Free Display Product Design Prize
The Ralph Saltzman Prize 2023
Returning to the Design Museum for a second year, The Ralph Saltzman Prize, supported by the Saltzman Family Foundation, has selected and rewarded a winner among this year's nominees.
Created by Lisa Saltzman on behalf of the Saltzman Family Foundation, The Ralph Saltzman Prize reflects the Design Museum’s overarching commitment to champion new talent and nurture the development of a vibrant design sector. Each year, a panel of design luminaries will handpick a number of the brightest emerging designers currently making waves in the field of product design. The winner, selected for their innovative approach to contemporary themes, will receive a £5,000 honorarium and will be invited to display their work in the Design Museum’s atrium space.
“This particular prize is for a product designer working in or across products, furniture, textiles or technology. We are defining ‘emerging’ as a practising designer within five years of leaving education or within five years of setting up a business. We look for people who are making a mark on product design, be it through innovation, sustainability or cultural re-evaluation.
The Design Museum strongly believes in supporting emerging designers so we are thrilled to work with The Saltzman Family Foundation to make this possible through this award.”
– Justin McGuirk, Chief Curator, the Design Museum
Co-Founder and President of Designtex, Saltzman's curiosity and collaborative spirit are evident in the legacy of innovation he leaves behind and in the company he founded 60 years ago. Designtex's development of sustainable textiles and the partnership that emerged between William McDonough and chemist Michael Braungart won First Prize in the International Design Sense competition at the Design Museum in 2000.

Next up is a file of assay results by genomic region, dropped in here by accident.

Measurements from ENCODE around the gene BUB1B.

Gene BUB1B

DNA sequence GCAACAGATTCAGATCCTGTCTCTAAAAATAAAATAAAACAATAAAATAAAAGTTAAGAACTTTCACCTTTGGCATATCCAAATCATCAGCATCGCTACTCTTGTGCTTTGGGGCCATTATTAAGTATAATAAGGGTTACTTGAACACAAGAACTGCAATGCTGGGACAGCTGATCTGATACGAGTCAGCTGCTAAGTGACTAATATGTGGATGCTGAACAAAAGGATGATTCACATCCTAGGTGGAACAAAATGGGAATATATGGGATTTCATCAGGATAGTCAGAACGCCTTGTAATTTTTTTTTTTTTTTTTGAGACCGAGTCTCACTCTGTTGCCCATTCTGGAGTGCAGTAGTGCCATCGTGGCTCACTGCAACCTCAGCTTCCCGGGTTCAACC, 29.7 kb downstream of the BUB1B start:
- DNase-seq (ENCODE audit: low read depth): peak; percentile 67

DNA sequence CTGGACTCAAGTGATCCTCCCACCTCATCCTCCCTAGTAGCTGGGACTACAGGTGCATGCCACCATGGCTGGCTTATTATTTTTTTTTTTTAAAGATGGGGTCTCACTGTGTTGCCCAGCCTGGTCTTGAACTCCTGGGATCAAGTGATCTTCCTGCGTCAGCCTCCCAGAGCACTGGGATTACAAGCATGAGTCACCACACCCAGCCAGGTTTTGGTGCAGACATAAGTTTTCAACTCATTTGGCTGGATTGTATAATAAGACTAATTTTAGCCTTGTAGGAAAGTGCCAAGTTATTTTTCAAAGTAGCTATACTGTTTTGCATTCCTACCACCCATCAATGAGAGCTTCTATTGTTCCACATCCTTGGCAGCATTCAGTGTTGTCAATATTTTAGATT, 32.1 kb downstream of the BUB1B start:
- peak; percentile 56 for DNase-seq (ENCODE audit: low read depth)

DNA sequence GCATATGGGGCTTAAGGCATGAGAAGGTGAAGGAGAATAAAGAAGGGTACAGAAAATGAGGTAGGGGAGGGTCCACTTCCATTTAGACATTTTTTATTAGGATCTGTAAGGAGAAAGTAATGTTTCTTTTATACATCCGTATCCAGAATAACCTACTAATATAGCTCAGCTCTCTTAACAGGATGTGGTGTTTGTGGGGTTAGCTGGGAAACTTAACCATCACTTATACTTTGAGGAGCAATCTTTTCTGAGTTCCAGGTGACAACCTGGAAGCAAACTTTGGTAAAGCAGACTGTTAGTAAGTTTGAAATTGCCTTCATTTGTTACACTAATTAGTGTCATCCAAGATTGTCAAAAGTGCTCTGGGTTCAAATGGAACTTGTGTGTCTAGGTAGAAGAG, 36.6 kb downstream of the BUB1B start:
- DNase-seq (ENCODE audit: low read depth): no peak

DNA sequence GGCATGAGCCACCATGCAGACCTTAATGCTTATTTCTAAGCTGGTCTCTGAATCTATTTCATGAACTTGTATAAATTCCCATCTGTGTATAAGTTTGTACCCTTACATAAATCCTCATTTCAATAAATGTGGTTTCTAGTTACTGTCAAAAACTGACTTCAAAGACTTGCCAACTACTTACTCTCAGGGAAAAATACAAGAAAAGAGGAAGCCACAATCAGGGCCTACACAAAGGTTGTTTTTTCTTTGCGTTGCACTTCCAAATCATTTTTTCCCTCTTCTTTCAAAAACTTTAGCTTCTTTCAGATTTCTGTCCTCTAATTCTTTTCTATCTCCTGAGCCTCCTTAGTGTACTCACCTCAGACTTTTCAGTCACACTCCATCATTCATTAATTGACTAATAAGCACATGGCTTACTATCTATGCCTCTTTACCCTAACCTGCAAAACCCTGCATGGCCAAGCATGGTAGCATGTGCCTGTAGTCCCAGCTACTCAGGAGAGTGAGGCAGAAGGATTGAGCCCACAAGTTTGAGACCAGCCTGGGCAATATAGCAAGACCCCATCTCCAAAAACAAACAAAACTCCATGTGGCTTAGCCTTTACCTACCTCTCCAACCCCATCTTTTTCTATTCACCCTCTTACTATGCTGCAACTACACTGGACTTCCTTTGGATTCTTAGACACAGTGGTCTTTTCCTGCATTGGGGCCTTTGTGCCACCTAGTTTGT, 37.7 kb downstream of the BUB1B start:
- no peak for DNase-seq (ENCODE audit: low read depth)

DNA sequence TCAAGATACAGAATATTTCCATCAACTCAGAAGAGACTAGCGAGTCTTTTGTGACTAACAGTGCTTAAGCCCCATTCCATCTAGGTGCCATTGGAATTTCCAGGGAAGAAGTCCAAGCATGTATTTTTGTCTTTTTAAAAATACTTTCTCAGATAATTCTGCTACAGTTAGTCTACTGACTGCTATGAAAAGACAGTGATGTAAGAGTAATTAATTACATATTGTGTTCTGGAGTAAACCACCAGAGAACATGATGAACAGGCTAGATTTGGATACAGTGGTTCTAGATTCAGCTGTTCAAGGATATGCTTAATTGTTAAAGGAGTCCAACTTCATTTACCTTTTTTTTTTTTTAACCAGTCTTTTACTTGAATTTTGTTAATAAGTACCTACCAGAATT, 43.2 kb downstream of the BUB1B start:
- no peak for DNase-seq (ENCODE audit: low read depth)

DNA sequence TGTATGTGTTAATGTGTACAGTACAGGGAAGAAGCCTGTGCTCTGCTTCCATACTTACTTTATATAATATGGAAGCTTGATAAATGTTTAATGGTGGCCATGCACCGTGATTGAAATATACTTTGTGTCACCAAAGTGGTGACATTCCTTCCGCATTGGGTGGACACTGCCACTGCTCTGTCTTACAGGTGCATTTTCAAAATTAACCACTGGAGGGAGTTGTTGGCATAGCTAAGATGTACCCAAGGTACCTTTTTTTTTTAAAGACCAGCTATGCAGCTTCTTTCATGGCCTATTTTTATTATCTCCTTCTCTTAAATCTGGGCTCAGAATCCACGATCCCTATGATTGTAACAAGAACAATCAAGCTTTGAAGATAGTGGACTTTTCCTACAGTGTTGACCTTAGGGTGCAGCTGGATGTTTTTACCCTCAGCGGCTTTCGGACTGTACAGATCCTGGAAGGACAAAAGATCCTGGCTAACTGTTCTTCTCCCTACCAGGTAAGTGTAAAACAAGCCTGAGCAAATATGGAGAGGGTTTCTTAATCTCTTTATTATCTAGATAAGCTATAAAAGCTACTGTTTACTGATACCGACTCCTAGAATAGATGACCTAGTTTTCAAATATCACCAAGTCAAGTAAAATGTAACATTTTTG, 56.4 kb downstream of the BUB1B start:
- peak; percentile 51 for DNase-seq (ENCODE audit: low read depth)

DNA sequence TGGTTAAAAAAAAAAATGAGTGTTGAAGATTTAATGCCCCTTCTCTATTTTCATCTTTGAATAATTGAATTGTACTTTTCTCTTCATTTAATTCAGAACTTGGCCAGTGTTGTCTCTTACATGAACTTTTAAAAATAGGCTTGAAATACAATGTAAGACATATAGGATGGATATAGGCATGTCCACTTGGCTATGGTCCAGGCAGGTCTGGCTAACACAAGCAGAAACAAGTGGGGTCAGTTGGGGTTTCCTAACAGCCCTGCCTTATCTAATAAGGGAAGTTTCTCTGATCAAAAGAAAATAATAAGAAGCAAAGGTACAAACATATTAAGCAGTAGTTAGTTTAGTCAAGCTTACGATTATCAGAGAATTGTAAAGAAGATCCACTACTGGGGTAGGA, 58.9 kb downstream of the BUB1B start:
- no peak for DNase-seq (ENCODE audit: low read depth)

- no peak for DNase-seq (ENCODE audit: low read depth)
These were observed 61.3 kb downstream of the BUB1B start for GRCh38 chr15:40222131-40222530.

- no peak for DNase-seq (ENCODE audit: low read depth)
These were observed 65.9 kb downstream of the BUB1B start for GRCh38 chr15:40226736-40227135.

Plan your visit
From 2 February – 3 April 2023, visit our free display with designs by Marco Campardo. No pre-booking will be required.
Opening hours are Sunday to Thursday from 10:00 to 17:45, closing at 20.45 on Fridays and Saturdays.
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A panel of eminent designers drawn from the Design Museum’s network handpicked a number of the brightest young designers currently making waves in the field of product design.
The nominees were then invited to present their work to a panel including the museum’s directorate and external experts who finally selected a winner for The Ralph Saltzman Prize 2023.
Nominated by Barber Osgerby design studio, Marco Campardo is the winner of The Ralph Saltzman Prize 2023. You can visit our new display featuring his work until 3 April 2023.
Wood has run a multidisciplinary studio since 2009 characterised by materials investigation, artisan collaboration and a passion for colour and detail. Residencies and location-based projects are an important factor in her design process, often working in collaboration with local manufacturers and reflecting into her designs the visual and material culture particular to each place. She is interested in critical approaches to achieving sustainability within mass consumption and the production-driven context of the industry.
Designers Barber and Osgerby founded their London studio in 1996. Their diverse body of work spans industrial design, furniture, lighting and site-specific installations as well as gallery and public commissions such as the London 2012 Olympic Torch. Having worked with leading manufacturers including Vitra, Knoll, B&B Italia, Flos, Venini and Hermès, their designs are held in museum collections including the V&A and the Design Museum. Their monograph ‘Barber Osgerby, Projects’ was published by Phaidon in 2017.